The Ford Ranger's Crash Protection Is Fine but Its Headlights Aren't: IIHS

Video of the 2019 Ford Ranger being tested for passenger-side small front overlap, linked in the credit below.
Gif: IIHS (YouTube)

The Ford Ranger returned to America for the 2019 model year, a move that got high ratings from anyone and everyone who appreciated the Ranger back when it was Ford’s bare-bones truck offering stateside. It now has high safety ratings as well, aside from those pesky headlights.

The Ranger, Ford’s midsize pickup in a world where all pickups have become, well, gigantic, gives buyers the option for something slightly less gigantic. But while it did well in most of its crash tests upon reentering the American market, not all of its safety testing and ratings went as smoothly.

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Image: IIHS

The Insurance Institute for Highway Safety announced its ratings for the Ranger last week, which the institute said were good but not award winning. It got green markings almost all the way down the list of grades on its crash tests and safety evaluations, showing that it got IIHS’ highest of four scores, “good.” But what kept it from getting any awards were its headlights, which kind of help to prevent crashes in the first place.

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The Ranger also didn’t do so hot in terms of its child seat anchors, which IIHS rates based on ease of use because, as it says, “parents are more likely to install a restraint correctly when the vehicle hardware meets certain criteria.”

IIHS said that in the only crash test the Ranger didn’t earn its top rating in, the passenger-side small overlap, the “survival space was maintained reasonably well, but forces on the right lower leg indicated a risk of injury.” (Passenger-side tests have been a hurdle for automakers since they came out a few years ago, since focus has historically been on the driver.)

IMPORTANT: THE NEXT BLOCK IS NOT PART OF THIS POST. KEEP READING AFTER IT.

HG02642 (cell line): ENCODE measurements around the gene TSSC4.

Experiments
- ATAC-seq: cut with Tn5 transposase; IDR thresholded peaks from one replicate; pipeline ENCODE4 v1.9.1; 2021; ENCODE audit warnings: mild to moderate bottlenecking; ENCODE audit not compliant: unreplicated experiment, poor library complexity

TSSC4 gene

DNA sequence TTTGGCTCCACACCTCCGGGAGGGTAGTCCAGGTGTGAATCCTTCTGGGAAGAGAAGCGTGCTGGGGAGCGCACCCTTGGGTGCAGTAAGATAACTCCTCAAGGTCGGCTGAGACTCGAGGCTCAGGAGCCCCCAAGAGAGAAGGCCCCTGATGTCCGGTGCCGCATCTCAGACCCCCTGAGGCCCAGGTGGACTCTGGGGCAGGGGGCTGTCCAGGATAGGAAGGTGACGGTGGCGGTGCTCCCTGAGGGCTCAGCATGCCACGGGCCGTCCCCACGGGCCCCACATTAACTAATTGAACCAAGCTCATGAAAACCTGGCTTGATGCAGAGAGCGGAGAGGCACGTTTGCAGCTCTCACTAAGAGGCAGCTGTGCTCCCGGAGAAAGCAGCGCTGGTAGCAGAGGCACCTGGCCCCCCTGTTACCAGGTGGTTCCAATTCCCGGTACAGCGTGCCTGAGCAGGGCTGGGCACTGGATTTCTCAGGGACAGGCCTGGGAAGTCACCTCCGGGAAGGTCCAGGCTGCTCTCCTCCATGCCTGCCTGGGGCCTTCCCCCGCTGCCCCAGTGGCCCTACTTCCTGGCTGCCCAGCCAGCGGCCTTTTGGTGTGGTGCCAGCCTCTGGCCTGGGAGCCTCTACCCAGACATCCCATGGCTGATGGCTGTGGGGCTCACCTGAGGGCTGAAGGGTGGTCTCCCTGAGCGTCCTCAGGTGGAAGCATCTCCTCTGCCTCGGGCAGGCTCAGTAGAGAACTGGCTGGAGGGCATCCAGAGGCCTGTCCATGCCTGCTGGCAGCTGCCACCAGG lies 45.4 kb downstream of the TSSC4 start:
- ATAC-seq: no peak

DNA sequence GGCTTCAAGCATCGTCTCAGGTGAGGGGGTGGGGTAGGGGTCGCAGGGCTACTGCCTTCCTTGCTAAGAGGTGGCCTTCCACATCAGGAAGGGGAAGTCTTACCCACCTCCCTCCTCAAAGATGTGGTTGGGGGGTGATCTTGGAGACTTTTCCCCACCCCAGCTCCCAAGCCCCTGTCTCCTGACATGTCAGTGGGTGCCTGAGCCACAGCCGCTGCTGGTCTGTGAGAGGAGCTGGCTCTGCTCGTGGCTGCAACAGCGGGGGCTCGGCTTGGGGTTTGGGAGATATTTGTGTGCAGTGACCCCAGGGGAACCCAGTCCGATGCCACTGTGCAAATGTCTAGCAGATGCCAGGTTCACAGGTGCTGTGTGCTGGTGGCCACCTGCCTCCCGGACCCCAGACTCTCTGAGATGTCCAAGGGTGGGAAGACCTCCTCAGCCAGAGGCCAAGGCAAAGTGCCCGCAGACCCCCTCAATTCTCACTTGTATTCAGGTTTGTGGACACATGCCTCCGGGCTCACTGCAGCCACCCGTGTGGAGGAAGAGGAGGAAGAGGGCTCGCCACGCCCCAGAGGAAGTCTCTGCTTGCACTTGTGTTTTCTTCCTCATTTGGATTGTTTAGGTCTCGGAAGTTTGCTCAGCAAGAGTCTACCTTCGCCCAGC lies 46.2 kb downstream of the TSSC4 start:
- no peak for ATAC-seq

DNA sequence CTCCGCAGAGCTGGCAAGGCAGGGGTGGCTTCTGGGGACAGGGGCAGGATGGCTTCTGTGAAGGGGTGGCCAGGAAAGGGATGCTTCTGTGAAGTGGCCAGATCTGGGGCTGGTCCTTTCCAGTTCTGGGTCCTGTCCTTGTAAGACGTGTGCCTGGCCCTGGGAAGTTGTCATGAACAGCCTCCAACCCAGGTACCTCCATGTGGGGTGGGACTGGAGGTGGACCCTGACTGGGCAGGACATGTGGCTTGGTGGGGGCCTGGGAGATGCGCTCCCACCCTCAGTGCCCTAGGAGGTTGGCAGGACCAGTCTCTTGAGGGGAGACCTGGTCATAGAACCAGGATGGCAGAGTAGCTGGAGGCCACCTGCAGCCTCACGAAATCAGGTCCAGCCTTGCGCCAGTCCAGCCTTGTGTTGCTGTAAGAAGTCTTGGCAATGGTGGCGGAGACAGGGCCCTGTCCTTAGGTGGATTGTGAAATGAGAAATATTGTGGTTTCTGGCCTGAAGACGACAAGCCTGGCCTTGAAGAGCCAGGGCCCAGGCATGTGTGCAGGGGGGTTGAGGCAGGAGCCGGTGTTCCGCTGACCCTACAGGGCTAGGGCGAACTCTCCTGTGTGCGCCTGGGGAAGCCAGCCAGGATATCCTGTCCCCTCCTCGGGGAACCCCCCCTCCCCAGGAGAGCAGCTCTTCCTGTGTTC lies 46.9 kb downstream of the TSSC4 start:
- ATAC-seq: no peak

Here’s what IIHS said on the rest, via the announcement:

The pickup comes with a standard front crash prevention system that earns a superior rating in IIHS tests. It avoided a collision in the 12 mph test and reduced its speed by an average of 24 mph in the 25 mph test. The system has a forward collision warning component that meets the criteria set by the National Highway Traffic Safety Administration.

The Ranger falls short of a TOP SAFETY PICK award because it earns only a marginal headlight rating for each of its three available headlight options. Combined with its other ratings for crashworthiness and front crash prevention, an acceptable headlight rating would have earned the pickup a TOP SAFETY PICK award.

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The headlights are the real standout on the Ranger, in that no option got even “acceptable” IIHS ratings. The Ranger has three headlight options, according to IIHS—one LED and two halogens—whose detailed ratings are here.

Headlights are a problem these days, in that automakers have the technology to make great ones, even at affordable prices, but often only offer them on higher trims of a vehicle. Some models have headlight options ranging from “good” to “poor” on IIHS’ scale, and, because higher and lower trims can look similar on the outside and are often test driven during the day, it’s easy to overlook.

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But the Ranger only has one headlight rating on its IIHS scoresheet: marginal, or the second-lowest one on the scale. It’s not a great look, even for a vehicle based on an old platform, and it’s something to keep in mind for any potential buyers who do a lot of nighttime driving.

Regardless, the Ranger is back, headlight ratings and all, ready to take the U.S. by storm—or by marginally lit nighttime roads. One of the two.

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Alanis King

Alanis King is a staff writer at Jalopnik.